Belgium's Prime Minister Charles Michel speaks during his state-of-the-union address at the Belgian Parliament. (Photo: REUTERS/Francois Lenoir)
A small part of Belgium -- itself a small country -- voted late last week to say that it cannot support the Comprehensive Economic Trade Agreement (CETA) between Canada and the European Union.
I couldn't be happier, or more impressed by this beleaguered region standing up to the economic and political forces behind CETA.
Last Friday, the Parliament of Wallonia, a French-speaking area in the bilingual country, voted to prevent Belgium from signing onto the deal. This is significant, because under the Belgian constitution, every regional parliament in the country must agree to any such deal.
Some have described this particular feature of Belgium's constitution as "byzantine" for its ability to block such national or international deals. Keep in mind that Wallonia is one of those regions of Europe that has been regularly overrun by foreign powers over the centuries. The constitutional veto is no doubt a reflection of outside threats, whether military or economic.
Here's why it matters: without Wallonia's support, Belgium cannot ratify the deal. Without Belgium's support, CETA cannot go ahead.
Protesters gather to protest the TTIP and CETA free trade agreements at Brussels, Belgium on Sept. 20, 2016. (Photo: Dursun Aydemir/Anadolu Agency/Getty Images)
In an attempt to counteract the feat of a tiny but mighty region, other CETA countries are sending trade envoys to Wallonia to boost support the deal. Canada is sending Pierre Pettigrew, our trade minister back when the World Trade Organization talks collapsed in Seattle.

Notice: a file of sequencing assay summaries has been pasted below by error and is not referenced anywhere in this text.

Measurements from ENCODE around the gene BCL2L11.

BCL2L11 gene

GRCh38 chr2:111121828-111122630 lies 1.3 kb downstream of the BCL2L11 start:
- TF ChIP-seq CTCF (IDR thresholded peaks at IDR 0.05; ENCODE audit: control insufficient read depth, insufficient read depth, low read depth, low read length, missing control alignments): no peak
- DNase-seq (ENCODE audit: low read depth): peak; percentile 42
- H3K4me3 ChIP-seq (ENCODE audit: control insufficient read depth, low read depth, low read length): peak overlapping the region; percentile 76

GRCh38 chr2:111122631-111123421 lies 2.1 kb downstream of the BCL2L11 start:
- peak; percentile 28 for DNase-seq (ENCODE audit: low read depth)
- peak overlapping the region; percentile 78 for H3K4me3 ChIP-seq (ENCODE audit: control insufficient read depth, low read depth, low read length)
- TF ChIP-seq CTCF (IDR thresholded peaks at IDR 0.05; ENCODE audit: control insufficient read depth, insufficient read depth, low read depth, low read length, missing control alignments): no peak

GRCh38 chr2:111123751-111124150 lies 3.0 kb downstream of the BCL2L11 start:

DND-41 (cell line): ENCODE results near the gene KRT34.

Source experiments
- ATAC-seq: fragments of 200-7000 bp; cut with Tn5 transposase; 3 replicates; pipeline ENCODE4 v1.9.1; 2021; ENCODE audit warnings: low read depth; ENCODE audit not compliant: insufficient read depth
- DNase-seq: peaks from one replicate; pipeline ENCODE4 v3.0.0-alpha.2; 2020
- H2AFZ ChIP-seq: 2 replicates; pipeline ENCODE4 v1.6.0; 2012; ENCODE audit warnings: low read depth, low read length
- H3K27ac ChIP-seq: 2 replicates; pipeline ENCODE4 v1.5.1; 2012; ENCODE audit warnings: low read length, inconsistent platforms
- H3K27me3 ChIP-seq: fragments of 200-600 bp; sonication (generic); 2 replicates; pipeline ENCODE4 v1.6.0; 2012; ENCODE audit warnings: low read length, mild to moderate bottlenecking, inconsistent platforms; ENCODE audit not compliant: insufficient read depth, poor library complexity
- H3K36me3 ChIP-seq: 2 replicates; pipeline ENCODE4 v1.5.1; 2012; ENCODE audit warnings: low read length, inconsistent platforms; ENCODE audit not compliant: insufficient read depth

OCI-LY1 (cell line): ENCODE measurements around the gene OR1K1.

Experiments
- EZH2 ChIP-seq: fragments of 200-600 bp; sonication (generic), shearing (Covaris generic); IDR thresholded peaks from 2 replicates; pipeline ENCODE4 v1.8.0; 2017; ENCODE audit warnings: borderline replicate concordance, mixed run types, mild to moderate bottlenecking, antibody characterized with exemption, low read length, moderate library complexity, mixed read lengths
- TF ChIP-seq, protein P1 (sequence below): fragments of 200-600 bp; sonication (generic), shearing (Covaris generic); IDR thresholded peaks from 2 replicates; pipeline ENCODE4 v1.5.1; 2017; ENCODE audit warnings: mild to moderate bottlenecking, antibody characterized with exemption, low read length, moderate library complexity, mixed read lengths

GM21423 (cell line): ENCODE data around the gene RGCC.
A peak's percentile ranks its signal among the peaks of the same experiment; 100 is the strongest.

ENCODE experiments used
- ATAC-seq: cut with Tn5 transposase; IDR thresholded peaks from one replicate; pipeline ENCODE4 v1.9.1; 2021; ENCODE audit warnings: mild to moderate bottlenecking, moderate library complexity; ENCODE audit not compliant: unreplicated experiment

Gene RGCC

On the face of it, Canada couldn't be more different from Belgium -- or Wallonia, for that matter. We are very big geographically, they are small. We are a relatively young country, the Belgian nation dates back centuries.
But we also have much in common -- and not just because so many Canadians fought and died in Walloon fields and towns during two world wars. Both Canada and Wallonia are home to industrial towns that have seen factories go silent, devastating their communities.
On CETA in particular, the concerns in Wallonia would be familiar to anyone in Canada who is also worried about the deal. As Socialist MP Olgo Zrihen said, "We say yes to trade with Canada. No to the text as it is currently written."
Andre Antoine, chairman of the Belgium's French-speaking region of Wallonia parliament. Lawmakers voted to block an EU-Canada trade deal in a move with serious implications for future trade talks with the U.S. and a non-EU Britain. (Photo: Bruno Fahy/AFP/Getty Images)
Here in Canada, Unifor has been saying much the same thing about both CETA and the Trans-Pacific Partnership. Like other progressive groups in this country, we recognize that Canada is a trading nation, and we support international trade, but only when trade is fair.
What we cannot support is any trade deal that does not serve the needs of working people or one that restricts our right to pass laws in the interest of the people.